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Progress Made In Creating Babies With Three Biological Parents

IVF of human egg
The embryos produced were indistinguishable from standard IVF embryos. Monkey Business Images/Shutterstock

Researchers have moved a step closer to creating babies that contain DNA from three people. The technique, which is aimed at stopping the inheritance of genetic diseases passed onto children by their mother, has been met with controversy. But it has also been found to produce healthy embryos that were indistinguishable to standard IVF embryos. While none of these have been implanted yet, it is expected that they are viable, and will implant if placed in a womb.  

Known as “mitochondrial donation”, the procedure replaces the natural but faulty DNA found in the mitochondria in a mother's egg, with healthy DNA from a second woman. This prevents the infant from inheriting certain genetic diseases that are passed on through the mitochondria, such as one that means that the body has insufficient energy to keep the heart beating and the brain functioning.


The latest research, led by the Wellcome Trust Centre for Mitochondrial Research in Newcastle, UK and published in Nature, worked by fertilizing a healthy egg with sperm in the usual way, and then removing the chromosomes from the egg before it had started to divide, placing them in a healthy egg taken from a second woman. By doing this, the researchers were able to able to create embryos that contained only 5 percent of the original mother's faulty mitochondrial DNA (as small bits of it are also transferred with the bulk of the chromosomes). In most cases, the embryos contained as little as 2 percent of the faulty DNA.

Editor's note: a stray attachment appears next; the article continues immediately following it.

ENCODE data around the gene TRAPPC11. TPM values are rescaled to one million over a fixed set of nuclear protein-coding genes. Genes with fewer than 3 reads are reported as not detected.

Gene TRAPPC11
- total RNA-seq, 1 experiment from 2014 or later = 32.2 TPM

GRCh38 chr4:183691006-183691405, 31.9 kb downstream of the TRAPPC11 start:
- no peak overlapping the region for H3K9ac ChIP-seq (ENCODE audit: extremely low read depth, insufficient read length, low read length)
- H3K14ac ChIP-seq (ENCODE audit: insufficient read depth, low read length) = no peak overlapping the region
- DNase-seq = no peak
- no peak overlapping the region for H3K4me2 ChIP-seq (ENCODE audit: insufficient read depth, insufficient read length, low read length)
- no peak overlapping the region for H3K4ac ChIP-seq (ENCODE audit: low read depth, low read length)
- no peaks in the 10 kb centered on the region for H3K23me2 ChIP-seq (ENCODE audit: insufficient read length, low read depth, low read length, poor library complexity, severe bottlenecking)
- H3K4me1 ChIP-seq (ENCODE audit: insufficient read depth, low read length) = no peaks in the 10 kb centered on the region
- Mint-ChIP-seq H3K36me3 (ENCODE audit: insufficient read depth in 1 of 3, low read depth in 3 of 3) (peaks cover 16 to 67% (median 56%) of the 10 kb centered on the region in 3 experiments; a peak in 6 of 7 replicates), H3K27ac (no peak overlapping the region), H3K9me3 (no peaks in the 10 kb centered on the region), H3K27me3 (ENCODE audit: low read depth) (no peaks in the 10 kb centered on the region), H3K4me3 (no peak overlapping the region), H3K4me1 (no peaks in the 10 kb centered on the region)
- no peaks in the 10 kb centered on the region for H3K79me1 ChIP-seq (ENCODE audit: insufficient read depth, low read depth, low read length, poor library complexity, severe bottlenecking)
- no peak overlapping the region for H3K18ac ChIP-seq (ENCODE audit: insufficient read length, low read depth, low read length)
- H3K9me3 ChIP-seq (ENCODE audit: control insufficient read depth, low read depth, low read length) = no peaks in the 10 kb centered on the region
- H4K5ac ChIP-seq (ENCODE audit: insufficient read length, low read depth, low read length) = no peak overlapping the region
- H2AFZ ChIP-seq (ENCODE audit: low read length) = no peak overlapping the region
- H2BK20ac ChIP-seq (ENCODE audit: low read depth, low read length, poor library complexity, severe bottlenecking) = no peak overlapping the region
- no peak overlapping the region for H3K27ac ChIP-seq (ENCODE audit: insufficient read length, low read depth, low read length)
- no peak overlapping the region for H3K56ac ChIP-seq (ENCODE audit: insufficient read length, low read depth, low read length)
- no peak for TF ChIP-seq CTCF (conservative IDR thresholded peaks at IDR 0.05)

They then went on to compare the newly created embryos with those formed through standard IVF, and found no differences between them. While these signs are promising, it does not mean that things are now clear. Other experiments have shown that the tiny bit of original mitochondrial DNA that is also transferred can increase in proportion in developing fetuses, which could suggest that the genetic disease may persist, something that will now have to be tested.

There has been a lot of controversy surrounding the creation of children who technically contain DNA from three “parents.” There have been concerns about the safety of such a procedure, and more worry about the legality of it. Some argued that the technique might not be permissible in the EU under their regulations. The Catholic Church has also been vocal on the subject, saying that it is neither safe nor ethical, mainly on the grounds that it will involve the destruction of embryos. Others claim that it will open the door to allow other genetic modifications of children.

Either way, these arguments didn’t sway British politicians, who last year voted by a large majority to allow scientists to create three-parent babies, becoming the first country in the world to approve of the procedure. This has been followed by other countries, such as the US, but over there the authorities have added a caveat. Three-parent babies will be allowed, but only if the resulting children are male, as this will ensure that the added mitochondria are not passed on to the next generation, should there be any unforeseen consequences.  


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